Skip to main content

The Ross Classification for Heart Failure in Children After 25 Years: A Review and an Age-Stratified Revision

Abstract

Accurate grading of the presence and severity of heart failure (HF) signs and symptoms in infants and children remains challenging. It has been 25 years since the Ross classification was first used for this purpose. Since then, several modifications of the system have been used and others proposed. New evidence has shown that in addition to signs and symptoms, data from echocardiography, exercise testing, and biomarkers such as N-terminal pro-brain natriuretic peptide (NT-proBNP) all are useful in stratifying outcomes for children with HF. It also is apparent that grading of signs and symptoms in children is dependent on age because infants manifest HF differently than toddlers and older children. This review culminates in a proposed new age-based Ross classification for HF in children that incorporates the most useful data from the last two decades. Testing of this new system will be important to determine whether an age-stratified scoring system can unify the way communication of HF severity and research on HF in children is performed in the future.

This is a preview of subscription content, access via your institution.

References

  1. Aurbach SR, Richmond ME, Lamour JM et al (2010) BNP levels predict outcome in pediatric heart failure patients: post hoc analysis of the pediatric carvedilol trial. Circ Heart Fail 3:606–611

    Article  Google Scholar 

  2. Butler J, Khadim G, Paul KM et al (2004) Selection of patients for heart transplantation in the current era of heart failure therapy. J Am Coll Cardiol 43:787–793

    PubMed  Article  Google Scholar 

  3. Cohn JN, Levine B, Olivari T et al (1984) Plasma norepinephrine as a guide to prognosis in patients with chronic congestive heart failure. N Engl J Med 311:819–823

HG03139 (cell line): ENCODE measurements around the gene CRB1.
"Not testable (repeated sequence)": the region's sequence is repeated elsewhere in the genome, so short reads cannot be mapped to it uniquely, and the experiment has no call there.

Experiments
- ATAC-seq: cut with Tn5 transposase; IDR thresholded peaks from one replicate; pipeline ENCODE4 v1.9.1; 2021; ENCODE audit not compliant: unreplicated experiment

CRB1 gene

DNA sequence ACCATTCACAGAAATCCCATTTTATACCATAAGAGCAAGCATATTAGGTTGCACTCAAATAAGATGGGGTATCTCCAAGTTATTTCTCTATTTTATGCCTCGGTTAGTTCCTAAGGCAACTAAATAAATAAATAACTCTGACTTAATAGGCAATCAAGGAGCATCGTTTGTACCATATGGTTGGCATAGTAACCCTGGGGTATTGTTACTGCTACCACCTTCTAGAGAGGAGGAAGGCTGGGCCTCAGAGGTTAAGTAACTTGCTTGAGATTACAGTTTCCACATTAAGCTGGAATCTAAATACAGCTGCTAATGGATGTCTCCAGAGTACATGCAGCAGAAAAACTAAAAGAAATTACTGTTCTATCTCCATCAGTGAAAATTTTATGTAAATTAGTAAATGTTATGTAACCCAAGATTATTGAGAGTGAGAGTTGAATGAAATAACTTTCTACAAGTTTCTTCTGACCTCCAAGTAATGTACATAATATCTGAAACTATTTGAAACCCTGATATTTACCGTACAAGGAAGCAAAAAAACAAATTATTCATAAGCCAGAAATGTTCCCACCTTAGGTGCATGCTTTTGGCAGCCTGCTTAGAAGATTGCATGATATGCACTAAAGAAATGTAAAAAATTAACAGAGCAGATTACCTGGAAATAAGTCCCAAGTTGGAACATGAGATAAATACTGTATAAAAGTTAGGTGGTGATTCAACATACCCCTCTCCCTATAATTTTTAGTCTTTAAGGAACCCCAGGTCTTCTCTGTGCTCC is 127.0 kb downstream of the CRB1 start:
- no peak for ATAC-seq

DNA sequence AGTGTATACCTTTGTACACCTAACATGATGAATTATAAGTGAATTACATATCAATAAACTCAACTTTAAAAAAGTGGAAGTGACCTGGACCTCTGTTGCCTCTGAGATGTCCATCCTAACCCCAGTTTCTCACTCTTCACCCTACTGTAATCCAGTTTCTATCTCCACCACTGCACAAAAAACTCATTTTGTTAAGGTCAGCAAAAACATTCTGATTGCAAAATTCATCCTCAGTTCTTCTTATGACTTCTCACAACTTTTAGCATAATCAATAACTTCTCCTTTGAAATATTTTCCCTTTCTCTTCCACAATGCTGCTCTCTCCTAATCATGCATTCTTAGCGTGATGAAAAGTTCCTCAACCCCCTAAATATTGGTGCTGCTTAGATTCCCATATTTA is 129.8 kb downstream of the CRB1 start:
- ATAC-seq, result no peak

PubMed  Article  CAS  Google Scholar 

  4. Connelly D, Rutkowski M, Auslender M, Artman M (2001) The New York University pediatric heart failure index: a new method of quantifying chronic heart failure severity in children. J Pediatr 138:644–648

    Article  Google Scholar 

  5. Das BB, Taylor AL, Boucek MM, Wolfe RW, Yetman AT (2006) Exercise capacity in pediatric heart transplant candidates: Is there any role for the 14 ml/kg/min guideline? Pediatr Cardiol 27:226–229

    PubMed  Article  CAS  Google Scholar 

  6. Evim MS, Ucar B, Kilic Z, Colak O (2010) The value of serum N-terminal pro-brain natriuretic peptide levels in the differential diagnosis and follow-up of congestive cardiac failure and respiratory distress due to pulmonary aetiologies in infants and children. Cardiol Young 20:495–504

    Article  Google Scholar 

  7. Fernandes FP, Manlhiot C, McCrindle BW, Mertens L, Kantor PF, Friedberg MK (2011) Usefulness of mitral regurgitation as a marker of increased risk for death or cardiac transplantation in idiopathic dilated cardiomyopathy in children. Am J Cardiol 107:1517–1521

    PubMed  Article  Google Scholar 

  8. Giardini A, Fenton M, Andrews RE, Derrick G, Burch M (2011) Peak oxygen uptake correlates with survival without clinical deterioration in ambulatory children with dilated cardiomyopathy. Circulation 124:1713–1718

    PubMed  Article  CAS  Google Scholar 

  9. Guimaraes GV, d’Avila VM, Camargo PR, Moreira LFP, Luces JRL, Bocchi EA (2008) Prognostic value of cardiopulmonary exercise testing in children with heart failure secondary to idiopathic dilated cardiomyopathy in a non-B-blocker setting. Eur J Heart Fail 10:560–565

    PubMed  Article  CAS  Google Scholar 

  10. Laer S, Mir TS, Behn F et al (2002) Carvedilol therapy in pediatric patients with congestive heart failure: a study investigating clinical and pharmacokinetic parameters. Am Heart J 143:916–922

    PubMed  Article  Google Scholar